Although anecdotal reports attest to the popularity of multitasking among college students, there is little scientific research on the frequency with which they do so while engaged in schoolwork. In a recent study conducted in the Northeastern U.S., 80% of students reported that they sometimes (about 50% of the time) multitasked schoolwork with Facebook, email, or instant messaging (Junco & Cotten, 2012). In another study, 33% of students reported that they engaged in academic work while instant messaging and 73% reported that they engaged in another activity while instant messaging (Levine et al., 2007). Communication multitasking in the classroom is fairly common as well, and participants report that they text message and visit Facebook while in class (Burak, 2012; Junco, 2012). Ophir, Nass, and Wagner (2009) reported that when college students used a medium, on average they used about four other media concurrently.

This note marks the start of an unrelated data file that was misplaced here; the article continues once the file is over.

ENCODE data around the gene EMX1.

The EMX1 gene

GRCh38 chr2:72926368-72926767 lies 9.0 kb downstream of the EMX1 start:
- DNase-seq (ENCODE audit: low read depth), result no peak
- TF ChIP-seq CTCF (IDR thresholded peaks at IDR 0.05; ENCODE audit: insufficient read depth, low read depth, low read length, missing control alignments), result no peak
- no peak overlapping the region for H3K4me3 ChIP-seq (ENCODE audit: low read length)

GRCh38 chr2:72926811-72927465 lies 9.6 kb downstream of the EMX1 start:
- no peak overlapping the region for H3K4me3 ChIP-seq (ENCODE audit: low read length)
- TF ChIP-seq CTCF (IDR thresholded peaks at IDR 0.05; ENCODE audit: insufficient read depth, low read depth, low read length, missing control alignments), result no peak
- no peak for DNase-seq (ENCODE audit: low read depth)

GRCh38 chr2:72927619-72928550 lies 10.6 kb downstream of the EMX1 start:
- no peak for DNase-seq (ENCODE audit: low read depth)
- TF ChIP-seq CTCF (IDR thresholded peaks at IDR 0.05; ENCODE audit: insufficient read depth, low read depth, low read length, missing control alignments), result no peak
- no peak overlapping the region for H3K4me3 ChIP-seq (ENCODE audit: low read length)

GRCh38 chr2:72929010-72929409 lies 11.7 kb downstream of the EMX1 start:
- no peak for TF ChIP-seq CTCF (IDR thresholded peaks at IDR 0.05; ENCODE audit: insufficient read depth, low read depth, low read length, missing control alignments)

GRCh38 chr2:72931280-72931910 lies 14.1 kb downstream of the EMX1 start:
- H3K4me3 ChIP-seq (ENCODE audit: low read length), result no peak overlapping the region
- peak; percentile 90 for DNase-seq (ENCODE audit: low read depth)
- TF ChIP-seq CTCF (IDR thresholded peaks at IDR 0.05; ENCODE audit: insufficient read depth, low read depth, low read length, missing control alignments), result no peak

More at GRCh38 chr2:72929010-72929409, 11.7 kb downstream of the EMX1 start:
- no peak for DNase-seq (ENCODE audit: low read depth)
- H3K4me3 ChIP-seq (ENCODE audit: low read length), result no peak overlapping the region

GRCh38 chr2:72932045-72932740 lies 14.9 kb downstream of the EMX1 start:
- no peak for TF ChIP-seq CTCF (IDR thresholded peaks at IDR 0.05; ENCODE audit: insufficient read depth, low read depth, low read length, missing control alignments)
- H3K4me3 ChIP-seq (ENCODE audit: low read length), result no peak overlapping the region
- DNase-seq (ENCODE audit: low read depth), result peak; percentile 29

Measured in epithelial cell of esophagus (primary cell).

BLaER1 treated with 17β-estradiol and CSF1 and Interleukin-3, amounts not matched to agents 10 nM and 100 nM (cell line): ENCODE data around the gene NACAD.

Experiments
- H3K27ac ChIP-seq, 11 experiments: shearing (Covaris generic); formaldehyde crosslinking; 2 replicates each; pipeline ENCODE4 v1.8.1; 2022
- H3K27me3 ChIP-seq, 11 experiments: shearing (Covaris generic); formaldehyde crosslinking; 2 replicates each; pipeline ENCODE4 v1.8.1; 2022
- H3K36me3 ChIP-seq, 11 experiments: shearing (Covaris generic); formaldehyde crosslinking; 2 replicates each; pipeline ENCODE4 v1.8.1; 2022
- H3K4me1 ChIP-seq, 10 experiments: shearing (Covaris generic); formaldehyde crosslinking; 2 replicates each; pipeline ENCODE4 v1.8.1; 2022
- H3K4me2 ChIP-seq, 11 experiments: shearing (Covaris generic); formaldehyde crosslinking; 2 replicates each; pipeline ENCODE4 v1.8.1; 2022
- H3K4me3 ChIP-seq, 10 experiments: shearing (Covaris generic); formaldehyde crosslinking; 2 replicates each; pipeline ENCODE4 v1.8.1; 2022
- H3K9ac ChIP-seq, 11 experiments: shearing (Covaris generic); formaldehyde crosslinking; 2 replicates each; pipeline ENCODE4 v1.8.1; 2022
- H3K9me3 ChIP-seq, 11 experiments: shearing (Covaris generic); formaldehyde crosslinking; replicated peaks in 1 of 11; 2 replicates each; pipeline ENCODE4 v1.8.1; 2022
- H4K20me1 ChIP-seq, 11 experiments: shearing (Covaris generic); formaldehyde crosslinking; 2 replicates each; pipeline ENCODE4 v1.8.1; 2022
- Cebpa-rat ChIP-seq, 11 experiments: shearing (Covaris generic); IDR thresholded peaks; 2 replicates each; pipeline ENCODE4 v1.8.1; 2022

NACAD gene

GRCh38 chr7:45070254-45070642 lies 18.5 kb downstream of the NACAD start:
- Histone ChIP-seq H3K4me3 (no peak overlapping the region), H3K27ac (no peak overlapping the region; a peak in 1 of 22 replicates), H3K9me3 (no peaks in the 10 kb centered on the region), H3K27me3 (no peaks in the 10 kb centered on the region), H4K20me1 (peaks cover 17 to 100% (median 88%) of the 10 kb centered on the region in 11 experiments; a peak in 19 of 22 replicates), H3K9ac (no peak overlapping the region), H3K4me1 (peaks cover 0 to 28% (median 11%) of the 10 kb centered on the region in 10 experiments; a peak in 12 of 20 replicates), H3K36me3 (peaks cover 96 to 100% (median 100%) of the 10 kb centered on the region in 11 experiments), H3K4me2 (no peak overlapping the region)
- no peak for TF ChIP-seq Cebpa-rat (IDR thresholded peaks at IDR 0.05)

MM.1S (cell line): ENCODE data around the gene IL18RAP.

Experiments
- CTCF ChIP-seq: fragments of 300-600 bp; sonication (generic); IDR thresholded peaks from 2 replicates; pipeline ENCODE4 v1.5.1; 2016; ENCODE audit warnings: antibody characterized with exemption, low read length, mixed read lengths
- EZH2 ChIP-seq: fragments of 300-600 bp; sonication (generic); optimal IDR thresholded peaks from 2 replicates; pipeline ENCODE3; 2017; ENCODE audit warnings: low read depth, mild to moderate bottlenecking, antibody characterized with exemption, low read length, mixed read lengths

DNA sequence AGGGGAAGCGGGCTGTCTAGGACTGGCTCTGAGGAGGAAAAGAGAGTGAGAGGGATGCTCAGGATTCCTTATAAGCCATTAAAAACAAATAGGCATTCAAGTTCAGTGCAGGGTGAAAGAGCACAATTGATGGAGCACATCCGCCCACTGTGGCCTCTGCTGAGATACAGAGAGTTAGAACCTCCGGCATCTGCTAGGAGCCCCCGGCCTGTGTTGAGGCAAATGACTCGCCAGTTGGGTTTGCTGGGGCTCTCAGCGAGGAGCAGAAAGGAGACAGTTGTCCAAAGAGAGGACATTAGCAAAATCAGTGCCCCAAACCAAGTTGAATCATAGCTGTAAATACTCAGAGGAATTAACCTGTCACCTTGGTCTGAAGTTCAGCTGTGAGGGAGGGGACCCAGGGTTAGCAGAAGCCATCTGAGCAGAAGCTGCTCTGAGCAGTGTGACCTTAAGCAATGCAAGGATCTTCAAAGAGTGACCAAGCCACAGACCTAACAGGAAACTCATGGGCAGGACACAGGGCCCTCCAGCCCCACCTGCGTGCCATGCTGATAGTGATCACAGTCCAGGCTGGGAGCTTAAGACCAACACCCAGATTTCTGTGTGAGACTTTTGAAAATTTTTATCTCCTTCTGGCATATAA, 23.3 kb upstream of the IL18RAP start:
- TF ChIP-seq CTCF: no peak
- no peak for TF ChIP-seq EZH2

The foregoing research suggests that college students often multitask with communication media while doing schoolwork both in and out of the classroom. An important question is whether such constant switching of attention can disrupt their learning. To address this issue, we turn to cognitive load theory (Sweller, 1994). A fundamental assumption of the theory is that working memory (the part of the information processing system that temporarily holds the information being processed) has a limited capacity that constrains a learner’s ability to process new information. Cognitive load is defined as any demand on working memory storage and processing of information (Sweller, 1994). Cognitive loads impact learning (Schnotz & Kürschner, 2007) and there is evidence that performance degrades when the cognitive load is either excessively high (overload) or excessively low (underload) (Teigen, 1994).